4 pages long with references attached.
This material may consist of step-by-step explanations on how to solve a problem or examples of proper writing, including the use of citations, references, bibliographies, and formatting. This material is made available for the sole purpose of studying and learning - misuse is strictly forbidden.Electronic medical records are required by law.
This is not an entirely accurate statement. Healthcare organizations such as hospitals and doctors’ offices are free to keep records as they see fit, but according to the Health Information Technology for Economic and Clinical Health Act of 2009 (HITECH), providers who do not use electronic medical records (EMR’s) will receive reduced Medicare and Medicaid. (Some authors use the term “electronic health record” (EHR). In this paper the two terms are used interchangeably.) On the other hand, providers who implement EMR’s will receive incentive payments ranging up to $44,000 for Medicare providers and $63,500 for Medicaid providers to $2 million for hospitals and critical access hospitals. (Healthit,gov, “Learn EHR Basics”, 2013) The incentives (both carrot and stick) are there for a mass conversion to EMR’s.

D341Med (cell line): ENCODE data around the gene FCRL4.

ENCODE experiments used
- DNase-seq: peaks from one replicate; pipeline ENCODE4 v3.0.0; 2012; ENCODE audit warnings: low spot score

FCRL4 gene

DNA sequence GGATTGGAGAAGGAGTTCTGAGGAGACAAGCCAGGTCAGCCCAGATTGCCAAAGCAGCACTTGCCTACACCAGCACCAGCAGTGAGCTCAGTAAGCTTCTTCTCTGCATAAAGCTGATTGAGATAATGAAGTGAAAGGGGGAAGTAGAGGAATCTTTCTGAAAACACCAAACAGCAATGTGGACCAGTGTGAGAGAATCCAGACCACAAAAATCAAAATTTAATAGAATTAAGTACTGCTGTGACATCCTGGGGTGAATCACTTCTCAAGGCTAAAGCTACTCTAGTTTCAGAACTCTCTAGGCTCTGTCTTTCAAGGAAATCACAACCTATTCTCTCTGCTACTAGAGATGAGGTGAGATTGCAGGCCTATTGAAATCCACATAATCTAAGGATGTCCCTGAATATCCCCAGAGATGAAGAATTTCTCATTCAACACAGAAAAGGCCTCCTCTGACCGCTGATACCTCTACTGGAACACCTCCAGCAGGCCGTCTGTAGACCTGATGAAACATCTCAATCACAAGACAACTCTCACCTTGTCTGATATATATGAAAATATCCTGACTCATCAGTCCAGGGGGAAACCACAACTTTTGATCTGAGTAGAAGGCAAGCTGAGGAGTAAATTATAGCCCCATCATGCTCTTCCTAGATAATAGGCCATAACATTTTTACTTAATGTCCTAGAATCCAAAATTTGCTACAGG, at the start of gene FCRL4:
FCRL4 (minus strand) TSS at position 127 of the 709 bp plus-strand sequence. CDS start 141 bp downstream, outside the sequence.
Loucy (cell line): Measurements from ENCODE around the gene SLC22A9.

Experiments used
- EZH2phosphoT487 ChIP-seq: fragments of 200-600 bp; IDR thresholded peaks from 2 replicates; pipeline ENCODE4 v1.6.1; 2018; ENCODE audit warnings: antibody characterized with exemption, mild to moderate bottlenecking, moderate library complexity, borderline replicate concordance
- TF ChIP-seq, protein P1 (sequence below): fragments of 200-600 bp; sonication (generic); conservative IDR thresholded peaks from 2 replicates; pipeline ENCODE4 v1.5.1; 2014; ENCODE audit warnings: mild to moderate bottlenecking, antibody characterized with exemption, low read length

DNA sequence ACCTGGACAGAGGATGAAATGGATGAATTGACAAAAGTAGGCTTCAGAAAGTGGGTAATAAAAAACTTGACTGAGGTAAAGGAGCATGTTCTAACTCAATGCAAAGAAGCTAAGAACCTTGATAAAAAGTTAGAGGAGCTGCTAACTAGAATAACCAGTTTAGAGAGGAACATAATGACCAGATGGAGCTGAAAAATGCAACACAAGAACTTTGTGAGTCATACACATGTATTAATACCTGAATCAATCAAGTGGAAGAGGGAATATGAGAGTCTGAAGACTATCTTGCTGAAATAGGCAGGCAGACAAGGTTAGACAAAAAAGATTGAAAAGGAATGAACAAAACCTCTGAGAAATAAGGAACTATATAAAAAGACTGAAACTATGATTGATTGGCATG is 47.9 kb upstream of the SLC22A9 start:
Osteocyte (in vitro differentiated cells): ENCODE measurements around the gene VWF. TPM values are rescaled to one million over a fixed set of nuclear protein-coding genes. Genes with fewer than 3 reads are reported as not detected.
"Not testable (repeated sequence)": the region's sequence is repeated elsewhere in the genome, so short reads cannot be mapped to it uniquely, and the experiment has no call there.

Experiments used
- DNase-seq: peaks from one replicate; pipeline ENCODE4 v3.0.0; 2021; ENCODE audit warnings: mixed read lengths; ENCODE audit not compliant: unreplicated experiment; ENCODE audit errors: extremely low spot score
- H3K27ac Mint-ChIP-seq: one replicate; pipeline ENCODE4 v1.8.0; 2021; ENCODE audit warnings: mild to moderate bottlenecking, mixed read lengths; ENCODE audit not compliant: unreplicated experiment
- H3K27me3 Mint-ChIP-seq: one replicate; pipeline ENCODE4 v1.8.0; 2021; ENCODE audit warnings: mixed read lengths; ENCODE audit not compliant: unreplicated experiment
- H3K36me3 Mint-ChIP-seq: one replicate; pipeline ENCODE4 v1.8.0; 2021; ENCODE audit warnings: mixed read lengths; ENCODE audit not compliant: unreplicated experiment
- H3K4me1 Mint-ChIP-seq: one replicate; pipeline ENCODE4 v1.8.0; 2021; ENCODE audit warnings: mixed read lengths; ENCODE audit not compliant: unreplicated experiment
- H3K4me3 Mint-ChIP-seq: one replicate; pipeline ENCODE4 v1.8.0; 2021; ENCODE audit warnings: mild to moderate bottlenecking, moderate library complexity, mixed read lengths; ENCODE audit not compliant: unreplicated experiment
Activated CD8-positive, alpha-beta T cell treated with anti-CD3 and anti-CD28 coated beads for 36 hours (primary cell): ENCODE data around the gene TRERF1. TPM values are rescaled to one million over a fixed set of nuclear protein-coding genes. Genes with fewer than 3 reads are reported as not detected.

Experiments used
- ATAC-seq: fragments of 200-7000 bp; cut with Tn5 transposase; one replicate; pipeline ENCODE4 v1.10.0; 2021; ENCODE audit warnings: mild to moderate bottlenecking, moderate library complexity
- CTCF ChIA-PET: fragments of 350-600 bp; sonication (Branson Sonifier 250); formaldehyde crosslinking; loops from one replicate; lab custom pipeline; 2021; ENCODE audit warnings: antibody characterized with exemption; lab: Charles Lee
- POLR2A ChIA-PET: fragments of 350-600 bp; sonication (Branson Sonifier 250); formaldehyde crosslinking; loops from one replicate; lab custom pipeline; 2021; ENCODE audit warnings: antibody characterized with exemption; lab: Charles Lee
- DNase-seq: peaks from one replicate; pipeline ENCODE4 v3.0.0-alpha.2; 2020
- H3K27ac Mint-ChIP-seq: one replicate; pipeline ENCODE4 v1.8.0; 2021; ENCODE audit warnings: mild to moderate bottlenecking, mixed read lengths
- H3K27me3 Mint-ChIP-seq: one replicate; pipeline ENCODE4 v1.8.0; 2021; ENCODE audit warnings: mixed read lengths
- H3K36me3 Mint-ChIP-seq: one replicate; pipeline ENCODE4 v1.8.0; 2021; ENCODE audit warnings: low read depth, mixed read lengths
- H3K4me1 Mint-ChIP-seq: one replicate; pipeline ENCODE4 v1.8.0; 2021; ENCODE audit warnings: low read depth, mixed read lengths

Why are electronic medical records important? The first and most important reason is that they promote patient safety. In 1999, the Institute of Medicine published a report entitled “To Err is Human” that proclaimed that between 44,000 and 98,000 hospital patients die annually from preventable medical errors arising from “faulty systems, processes and conditions.”...